American Century plays catch-up to win $4.6T ETF market
American Century Investments is keeping its options open as it looks to make a splash in ETFs.
The $180 billion asset manager is moving ahead with plans for actively-managed ETFs that disclose their holdings like mutual funds after overcoming its final regulatory hurdle last week. The funds, which could now start trading within days, will join a diverse lineup of products that already includes three distinct types of ETF.
It’s an indication of just how challenging it is for newcomers to the $4.6 trillion U.S. ETF market, where more than 2,000 funds are already duking it out for assets. While indexed strategies oversee 98% of assets, more than 39% of funds started last year adopted an active approach to security selection. That’s raising the bar for stock- and bond-pickers that want to make an impact with ETFs, and need to figure out what investors want, fast.
“It makes sense for us to have more than one model to understand preferences,” said Edward Rosenberg, head of ETFs and senior vice president at the firm. “I don’t know which structure will do best with clients.”
The activity began last Friday when 6.4 million shares hit the tape, fueling a record daily inflow for the fund.July 29
The new data will allow retail investors to better compare active and passive funds.April 5
So the firm is betting that several strategies could be the best one. American Century currently has 10 ETFs that all include a streak of active management, with products ranging from so-called smart-beta funds — which follow indexes designed to mimic stock-pickers — to actively managed fixed-income ETFs, to alpha-seeking equity portfolios. The latter, under the Avantis brand, are spearheaded by former executives from Dimensional Fund Advisors.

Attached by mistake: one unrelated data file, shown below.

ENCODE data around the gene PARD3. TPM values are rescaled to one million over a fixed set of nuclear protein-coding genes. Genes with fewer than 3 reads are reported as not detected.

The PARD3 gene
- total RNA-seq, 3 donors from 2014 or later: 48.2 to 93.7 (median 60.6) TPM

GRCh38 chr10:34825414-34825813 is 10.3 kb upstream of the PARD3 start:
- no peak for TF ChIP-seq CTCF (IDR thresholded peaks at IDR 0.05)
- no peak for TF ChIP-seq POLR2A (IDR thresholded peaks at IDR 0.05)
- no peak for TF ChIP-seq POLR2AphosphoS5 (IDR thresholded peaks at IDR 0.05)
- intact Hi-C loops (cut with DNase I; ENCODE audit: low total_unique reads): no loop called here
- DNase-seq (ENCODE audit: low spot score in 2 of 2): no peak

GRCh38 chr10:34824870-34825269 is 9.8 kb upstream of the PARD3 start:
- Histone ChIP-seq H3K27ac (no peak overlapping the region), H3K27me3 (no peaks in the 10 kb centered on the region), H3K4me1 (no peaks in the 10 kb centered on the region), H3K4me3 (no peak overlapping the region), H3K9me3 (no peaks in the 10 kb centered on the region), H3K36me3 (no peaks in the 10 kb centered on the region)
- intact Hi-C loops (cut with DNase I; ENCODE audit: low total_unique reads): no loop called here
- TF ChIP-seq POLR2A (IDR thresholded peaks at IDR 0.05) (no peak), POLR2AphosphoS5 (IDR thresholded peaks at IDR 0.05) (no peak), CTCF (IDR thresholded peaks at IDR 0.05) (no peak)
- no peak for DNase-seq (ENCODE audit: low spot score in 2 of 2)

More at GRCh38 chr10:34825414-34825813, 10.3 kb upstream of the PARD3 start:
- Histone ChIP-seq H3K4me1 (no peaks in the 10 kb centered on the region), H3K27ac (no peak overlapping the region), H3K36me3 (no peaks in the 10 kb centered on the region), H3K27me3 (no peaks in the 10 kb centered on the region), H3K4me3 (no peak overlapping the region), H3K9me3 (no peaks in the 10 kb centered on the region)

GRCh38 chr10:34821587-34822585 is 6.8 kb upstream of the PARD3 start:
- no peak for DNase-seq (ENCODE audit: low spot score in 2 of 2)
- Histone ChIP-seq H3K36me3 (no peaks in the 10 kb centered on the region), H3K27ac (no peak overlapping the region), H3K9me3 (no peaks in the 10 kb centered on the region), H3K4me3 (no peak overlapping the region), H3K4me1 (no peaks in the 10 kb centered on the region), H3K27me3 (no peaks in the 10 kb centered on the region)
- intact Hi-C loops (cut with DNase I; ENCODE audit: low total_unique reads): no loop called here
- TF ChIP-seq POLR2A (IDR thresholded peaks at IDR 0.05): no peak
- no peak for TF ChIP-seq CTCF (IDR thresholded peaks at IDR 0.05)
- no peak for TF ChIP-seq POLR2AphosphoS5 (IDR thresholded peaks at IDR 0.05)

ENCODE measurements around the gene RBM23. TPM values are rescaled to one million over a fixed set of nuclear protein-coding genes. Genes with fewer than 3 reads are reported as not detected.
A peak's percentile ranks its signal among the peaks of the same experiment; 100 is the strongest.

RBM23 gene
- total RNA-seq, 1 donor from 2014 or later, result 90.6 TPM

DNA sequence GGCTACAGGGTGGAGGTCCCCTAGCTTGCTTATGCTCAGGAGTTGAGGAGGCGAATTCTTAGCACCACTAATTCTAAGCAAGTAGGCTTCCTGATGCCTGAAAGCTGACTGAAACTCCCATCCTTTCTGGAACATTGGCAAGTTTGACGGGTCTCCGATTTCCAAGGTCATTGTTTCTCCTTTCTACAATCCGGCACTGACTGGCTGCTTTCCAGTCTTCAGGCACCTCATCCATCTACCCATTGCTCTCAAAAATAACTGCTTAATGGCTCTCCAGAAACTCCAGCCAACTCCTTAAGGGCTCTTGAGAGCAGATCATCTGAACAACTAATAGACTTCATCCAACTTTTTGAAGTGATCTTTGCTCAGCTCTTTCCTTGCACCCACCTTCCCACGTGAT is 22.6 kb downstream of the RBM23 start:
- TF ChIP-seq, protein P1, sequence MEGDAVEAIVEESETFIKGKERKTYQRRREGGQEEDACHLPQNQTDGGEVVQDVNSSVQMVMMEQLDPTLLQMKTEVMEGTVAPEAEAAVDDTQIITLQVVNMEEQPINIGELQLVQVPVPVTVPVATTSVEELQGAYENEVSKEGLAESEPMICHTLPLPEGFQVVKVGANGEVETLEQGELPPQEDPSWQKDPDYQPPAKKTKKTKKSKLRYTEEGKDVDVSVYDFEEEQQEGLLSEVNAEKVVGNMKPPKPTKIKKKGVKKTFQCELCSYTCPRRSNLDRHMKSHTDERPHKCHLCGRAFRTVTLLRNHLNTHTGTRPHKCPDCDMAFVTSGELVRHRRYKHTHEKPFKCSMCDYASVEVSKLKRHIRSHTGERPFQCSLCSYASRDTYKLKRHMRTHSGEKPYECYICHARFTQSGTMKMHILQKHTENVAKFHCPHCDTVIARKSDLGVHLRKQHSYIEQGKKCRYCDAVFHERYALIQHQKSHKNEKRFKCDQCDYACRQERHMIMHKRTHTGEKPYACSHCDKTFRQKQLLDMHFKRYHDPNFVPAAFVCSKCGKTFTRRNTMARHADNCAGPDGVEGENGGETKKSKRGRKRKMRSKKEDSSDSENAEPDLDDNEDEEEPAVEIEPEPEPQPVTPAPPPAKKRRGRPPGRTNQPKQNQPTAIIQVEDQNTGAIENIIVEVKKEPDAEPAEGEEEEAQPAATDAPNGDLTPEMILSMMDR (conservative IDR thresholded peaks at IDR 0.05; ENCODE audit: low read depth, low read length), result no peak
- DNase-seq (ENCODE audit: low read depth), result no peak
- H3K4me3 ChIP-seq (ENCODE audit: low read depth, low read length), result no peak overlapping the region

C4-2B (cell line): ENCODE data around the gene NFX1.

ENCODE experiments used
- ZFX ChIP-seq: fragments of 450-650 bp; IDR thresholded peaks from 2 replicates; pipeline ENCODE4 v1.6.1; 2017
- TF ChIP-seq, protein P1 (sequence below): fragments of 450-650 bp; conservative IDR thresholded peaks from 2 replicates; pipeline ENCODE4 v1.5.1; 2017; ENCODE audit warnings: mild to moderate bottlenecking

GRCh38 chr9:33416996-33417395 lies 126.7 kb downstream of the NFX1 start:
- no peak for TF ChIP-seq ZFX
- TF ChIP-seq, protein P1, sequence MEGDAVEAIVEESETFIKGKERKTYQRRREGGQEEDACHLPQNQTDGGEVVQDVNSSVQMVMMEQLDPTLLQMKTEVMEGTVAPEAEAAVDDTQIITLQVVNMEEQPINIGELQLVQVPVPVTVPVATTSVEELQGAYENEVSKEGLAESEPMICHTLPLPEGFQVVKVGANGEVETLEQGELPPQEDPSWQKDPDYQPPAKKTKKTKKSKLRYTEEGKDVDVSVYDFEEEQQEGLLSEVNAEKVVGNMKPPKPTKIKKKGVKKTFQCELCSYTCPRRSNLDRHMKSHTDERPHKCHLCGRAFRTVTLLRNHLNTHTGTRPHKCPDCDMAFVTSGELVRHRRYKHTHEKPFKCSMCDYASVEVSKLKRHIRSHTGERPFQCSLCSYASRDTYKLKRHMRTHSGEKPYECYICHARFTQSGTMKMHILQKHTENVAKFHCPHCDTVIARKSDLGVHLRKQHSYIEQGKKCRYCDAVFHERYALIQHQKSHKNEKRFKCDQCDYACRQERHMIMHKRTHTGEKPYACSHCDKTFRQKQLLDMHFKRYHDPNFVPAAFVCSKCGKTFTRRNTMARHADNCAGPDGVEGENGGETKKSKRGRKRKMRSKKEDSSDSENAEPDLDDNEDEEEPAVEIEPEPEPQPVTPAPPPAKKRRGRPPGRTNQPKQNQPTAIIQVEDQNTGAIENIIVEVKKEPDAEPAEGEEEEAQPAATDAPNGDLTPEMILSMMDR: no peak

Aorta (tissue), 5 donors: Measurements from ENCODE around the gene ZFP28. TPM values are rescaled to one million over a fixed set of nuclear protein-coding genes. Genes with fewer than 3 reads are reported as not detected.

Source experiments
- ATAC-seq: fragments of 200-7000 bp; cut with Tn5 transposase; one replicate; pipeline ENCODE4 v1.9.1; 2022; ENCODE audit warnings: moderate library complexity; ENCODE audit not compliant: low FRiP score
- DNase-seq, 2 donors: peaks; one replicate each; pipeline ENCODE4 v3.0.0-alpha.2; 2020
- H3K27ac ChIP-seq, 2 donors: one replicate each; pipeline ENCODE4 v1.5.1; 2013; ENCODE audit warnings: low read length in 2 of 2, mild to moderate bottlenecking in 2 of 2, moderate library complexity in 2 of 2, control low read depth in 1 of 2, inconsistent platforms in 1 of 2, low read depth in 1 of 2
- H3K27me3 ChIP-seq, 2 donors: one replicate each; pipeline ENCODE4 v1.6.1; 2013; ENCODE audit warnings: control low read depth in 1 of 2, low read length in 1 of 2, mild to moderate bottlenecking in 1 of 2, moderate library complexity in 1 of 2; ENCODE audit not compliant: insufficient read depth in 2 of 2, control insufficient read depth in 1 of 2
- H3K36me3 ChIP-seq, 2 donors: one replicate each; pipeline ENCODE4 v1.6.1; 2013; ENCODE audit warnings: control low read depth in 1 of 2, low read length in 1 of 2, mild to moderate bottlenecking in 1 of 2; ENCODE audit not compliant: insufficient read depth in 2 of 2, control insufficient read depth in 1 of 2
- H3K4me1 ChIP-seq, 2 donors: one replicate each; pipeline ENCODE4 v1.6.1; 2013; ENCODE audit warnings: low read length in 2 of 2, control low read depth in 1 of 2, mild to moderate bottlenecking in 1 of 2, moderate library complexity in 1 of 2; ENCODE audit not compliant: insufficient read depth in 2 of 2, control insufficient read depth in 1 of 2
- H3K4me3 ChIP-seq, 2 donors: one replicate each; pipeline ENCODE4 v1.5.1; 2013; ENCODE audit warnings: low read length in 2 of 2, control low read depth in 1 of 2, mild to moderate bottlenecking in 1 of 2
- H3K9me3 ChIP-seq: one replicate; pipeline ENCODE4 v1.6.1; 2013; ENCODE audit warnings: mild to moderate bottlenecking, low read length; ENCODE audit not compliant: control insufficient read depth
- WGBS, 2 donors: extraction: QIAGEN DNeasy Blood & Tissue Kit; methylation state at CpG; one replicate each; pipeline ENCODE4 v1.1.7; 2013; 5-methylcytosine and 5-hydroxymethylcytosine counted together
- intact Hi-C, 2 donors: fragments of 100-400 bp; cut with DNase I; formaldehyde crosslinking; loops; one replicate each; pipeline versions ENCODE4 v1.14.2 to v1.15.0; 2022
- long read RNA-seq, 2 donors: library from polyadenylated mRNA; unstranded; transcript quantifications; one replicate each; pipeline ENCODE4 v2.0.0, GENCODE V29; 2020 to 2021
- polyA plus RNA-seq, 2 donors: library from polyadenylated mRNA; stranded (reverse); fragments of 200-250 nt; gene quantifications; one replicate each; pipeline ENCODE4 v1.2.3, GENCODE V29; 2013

American Century now intends to debut two different flavors of ETF that don’t disclose their holdings every day. Growth and value strategies will rely on a model where the fund’s worth is published instead of its portfolio, while two other funds will distribute a proxy list of securities to indicate what they own. The rival structures are designed to stop front-running by competitors that could hurt performance.
This multi-pronged approach could “help American Century catch up to more established ETF providers,” according to Todd Rosenbluth of CFRA Research. “The belief is it’s too hard for active management to outperform cheap index-based strategies, but the reality is different.”
Some of American Century’s peers have also tried to enter the ETF world while staying true to their roots. At the end of the day, it’s a difficult balance to strike.
Diversification has become increasingly important for new ETF issuers. Legg Mason, which is also looking to start active non-transparent ETFs, has active bond funds and smart-beta stock products. Meanwhile, Franklin Templeton started a series of factor-focused products, before debuting a series of country-specific ETFs. And JPMorgan Chase has grown into the 10th-largest U.S. issuer by embracing a suite of cheap, indexed products in combination with actively managed debt funds; it’s now also planning non-transparent funds.
But while having a spectrum of products can help a firm target several groups of investors, it can also muddy the brand. Janus Henderson Group is closing two thematic funds that eschewed the firm’s name after they failed to win over investors. Traditional funds, such as the $1.3 billion Janus Short Duration Income ETF (VNLA), resonated more with clients than these funds, which focused on organic food and weight loss.
“The risk is diluting the effort and having a lack of focus,” said Ben Johnson, co-head of passive strategy research at Morningstar. “Some of American Century’s peers have also tried to enter the ETF world while staying true to their roots. At the end of the day, it’s a difficult balance to strike.”
Still, for now the firm’s strategy is paying off. American Century has attracted more than $1 billion in the two years since its first fund began trading, and its plan to be first out the gate with non-transparent ETFs has earned it numerous awareness-raising headlines.
“If there’s one thing we know about ETF launches, it’s that you never know,” said Eric Balchunas, analyst at Bloomberg Intelligence. “Playing a few hands at once increases the chance of success.”